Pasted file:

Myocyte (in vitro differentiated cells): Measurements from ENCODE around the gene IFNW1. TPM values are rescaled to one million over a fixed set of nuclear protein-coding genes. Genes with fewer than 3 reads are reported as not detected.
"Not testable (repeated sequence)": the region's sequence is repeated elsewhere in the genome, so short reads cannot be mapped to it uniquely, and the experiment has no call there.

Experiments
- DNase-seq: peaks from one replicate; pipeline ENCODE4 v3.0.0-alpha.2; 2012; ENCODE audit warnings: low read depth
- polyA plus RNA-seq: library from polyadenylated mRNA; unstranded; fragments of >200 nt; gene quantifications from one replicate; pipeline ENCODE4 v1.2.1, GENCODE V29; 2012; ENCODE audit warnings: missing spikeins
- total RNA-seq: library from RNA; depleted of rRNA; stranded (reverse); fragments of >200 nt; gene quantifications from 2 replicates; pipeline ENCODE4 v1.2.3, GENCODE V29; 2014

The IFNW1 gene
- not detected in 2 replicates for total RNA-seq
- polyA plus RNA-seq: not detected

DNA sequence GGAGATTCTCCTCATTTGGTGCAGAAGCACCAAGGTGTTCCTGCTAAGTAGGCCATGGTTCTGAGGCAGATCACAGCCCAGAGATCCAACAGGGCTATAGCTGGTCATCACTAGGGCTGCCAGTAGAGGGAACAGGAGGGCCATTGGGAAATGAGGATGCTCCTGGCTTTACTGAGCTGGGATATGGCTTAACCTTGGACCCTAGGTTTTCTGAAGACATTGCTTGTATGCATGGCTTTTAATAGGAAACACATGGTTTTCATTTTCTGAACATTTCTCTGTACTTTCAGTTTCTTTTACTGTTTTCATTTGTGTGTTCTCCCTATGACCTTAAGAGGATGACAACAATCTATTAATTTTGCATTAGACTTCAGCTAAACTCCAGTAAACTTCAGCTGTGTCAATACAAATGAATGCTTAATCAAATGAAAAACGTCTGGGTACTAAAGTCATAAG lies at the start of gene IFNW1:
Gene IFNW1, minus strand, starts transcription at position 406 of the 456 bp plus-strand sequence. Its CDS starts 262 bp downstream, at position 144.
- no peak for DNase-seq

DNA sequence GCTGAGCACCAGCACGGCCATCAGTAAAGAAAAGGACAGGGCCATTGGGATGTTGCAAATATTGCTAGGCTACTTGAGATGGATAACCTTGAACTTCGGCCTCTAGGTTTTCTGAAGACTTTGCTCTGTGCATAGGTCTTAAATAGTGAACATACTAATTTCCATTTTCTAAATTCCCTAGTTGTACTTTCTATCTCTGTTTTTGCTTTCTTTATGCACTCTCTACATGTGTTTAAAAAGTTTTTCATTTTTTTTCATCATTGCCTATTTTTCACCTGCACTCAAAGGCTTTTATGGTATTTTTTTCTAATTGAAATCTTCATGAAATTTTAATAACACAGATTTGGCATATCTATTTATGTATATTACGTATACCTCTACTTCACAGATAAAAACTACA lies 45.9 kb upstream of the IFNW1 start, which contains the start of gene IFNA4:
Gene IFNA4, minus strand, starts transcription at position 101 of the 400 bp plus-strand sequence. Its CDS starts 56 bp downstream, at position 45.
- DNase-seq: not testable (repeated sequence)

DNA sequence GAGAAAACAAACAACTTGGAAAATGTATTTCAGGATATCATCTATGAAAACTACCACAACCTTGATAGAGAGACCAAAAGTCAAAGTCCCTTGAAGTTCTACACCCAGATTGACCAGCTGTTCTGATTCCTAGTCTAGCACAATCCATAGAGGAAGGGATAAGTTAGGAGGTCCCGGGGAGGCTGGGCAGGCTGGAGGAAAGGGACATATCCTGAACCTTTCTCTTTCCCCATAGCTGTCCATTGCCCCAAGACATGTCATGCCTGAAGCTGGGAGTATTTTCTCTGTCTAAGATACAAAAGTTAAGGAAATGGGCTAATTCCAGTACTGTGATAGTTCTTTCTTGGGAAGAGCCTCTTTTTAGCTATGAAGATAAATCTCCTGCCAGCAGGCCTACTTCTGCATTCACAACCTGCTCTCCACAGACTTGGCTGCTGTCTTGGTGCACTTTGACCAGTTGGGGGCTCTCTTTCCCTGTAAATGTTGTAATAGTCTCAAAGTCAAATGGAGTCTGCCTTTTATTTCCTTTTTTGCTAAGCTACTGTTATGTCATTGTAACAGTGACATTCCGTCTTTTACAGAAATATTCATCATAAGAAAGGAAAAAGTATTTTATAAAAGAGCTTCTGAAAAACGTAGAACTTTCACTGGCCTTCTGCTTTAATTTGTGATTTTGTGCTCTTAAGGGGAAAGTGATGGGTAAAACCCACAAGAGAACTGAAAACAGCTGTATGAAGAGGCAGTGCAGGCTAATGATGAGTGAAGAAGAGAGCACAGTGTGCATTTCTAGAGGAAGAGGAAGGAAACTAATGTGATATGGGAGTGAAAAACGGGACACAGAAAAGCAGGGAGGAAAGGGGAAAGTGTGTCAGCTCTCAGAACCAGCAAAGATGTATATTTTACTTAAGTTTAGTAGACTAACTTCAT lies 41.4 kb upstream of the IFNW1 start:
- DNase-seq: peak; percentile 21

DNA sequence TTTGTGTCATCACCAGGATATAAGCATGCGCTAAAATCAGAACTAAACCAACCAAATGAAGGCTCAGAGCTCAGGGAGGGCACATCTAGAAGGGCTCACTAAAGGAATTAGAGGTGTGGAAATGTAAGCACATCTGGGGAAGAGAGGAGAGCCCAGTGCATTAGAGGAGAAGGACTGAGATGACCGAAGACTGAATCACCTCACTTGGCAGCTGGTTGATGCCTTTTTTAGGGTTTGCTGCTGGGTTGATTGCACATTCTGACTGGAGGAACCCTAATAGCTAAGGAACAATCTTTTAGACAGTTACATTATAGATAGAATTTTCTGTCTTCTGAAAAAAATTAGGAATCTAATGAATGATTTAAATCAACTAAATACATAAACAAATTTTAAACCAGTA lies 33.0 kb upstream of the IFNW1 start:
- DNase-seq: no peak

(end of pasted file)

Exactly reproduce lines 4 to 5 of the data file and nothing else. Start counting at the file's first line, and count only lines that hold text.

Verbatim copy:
- DNase-seq: peaks from one replicate; pipeline ENCODE4 v3.0.0-alpha.2; 2012; ENCODE audit warnings: low read depth
- polyA plus RNA-seq: library from polyadenylated mRNA; unstranded; fragments of >200 nt; gene quantifications from one replicate; pipeline ENCODE4 v1.2.1, GENCODE V29; 2012; ENCODE audit warnings: missing spikeins